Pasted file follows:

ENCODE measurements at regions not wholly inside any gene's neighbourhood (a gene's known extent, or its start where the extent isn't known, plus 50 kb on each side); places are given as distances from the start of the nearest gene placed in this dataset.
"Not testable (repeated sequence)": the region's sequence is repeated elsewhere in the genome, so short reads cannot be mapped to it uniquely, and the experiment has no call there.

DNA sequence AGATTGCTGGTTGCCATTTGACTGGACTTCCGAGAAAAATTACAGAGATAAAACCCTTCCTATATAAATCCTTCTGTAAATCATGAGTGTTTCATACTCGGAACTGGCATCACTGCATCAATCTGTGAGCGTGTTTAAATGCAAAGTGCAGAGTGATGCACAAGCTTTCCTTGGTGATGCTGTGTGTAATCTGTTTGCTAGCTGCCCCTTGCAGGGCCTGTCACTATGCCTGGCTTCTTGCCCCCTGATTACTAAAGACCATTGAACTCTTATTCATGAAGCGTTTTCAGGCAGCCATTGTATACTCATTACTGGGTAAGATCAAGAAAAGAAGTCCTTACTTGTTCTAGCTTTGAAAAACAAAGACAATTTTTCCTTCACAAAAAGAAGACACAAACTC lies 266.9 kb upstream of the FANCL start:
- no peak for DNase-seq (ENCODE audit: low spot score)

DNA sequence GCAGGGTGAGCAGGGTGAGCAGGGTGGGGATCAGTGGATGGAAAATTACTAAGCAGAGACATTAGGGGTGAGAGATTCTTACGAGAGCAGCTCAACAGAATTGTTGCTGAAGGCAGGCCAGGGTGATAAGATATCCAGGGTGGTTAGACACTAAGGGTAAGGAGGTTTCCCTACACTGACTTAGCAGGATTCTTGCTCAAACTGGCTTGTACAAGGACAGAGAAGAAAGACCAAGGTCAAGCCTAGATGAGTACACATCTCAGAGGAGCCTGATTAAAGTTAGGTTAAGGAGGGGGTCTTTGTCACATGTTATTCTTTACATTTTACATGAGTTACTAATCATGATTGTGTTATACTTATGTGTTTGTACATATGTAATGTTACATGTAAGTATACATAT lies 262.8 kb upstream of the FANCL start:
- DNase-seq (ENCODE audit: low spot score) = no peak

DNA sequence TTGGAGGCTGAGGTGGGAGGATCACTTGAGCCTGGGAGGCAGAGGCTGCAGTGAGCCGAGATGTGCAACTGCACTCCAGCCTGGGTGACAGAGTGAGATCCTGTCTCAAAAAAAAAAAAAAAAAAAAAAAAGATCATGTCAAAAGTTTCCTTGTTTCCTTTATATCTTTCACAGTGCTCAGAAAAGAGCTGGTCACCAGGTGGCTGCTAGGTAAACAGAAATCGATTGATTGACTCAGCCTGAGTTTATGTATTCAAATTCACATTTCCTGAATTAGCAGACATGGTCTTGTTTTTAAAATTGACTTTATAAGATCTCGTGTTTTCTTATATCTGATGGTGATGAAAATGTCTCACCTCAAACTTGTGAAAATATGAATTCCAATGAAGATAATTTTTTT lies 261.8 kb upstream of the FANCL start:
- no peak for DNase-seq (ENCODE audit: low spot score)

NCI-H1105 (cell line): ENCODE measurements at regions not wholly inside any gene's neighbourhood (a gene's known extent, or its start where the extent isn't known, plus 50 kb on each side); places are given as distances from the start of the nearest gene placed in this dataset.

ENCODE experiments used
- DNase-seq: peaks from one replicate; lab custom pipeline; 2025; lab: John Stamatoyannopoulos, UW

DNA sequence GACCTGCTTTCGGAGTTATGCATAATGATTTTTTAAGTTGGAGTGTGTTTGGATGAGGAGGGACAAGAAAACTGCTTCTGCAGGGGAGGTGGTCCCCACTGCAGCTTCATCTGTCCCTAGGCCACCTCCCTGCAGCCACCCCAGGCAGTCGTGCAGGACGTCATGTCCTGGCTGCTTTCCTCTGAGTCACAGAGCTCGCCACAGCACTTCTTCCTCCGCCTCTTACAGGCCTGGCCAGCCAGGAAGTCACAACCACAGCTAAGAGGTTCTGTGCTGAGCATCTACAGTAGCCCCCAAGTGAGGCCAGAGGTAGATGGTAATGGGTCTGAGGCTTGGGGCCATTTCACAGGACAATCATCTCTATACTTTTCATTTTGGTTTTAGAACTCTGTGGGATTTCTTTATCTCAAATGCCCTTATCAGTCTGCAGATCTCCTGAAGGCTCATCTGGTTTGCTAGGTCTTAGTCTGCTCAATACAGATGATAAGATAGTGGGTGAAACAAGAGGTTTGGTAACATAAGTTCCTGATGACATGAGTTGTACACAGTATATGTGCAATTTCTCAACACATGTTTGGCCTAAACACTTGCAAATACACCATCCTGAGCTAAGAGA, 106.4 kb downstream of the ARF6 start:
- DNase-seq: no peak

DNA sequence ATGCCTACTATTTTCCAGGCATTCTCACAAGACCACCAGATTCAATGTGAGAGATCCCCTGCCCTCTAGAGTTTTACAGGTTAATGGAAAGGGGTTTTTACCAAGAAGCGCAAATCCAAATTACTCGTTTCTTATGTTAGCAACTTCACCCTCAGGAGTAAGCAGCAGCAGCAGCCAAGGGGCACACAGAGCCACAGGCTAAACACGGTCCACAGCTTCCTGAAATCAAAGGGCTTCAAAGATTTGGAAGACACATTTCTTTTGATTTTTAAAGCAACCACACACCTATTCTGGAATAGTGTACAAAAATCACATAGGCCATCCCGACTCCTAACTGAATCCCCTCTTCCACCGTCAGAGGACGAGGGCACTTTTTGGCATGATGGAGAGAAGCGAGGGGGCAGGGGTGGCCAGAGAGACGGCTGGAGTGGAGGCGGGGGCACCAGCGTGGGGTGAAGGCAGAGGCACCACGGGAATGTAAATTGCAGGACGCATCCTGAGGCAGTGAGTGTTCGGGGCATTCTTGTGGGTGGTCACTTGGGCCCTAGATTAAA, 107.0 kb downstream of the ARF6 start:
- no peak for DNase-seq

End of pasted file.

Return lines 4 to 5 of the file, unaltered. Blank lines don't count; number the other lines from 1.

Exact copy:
- no peak for DNase-seq (ENCODE audit: low spot score)

DNA sequence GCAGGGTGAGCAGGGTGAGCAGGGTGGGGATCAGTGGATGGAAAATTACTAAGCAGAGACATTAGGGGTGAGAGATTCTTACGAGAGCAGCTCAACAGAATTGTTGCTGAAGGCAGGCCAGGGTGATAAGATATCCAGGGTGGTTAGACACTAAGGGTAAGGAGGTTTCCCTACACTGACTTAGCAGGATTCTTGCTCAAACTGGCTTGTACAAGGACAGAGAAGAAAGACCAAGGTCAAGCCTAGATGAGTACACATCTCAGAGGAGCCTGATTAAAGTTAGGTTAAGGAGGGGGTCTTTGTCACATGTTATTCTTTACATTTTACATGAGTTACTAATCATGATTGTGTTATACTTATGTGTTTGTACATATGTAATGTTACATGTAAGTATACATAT lies 262.8 kb upstream of the FANCL start: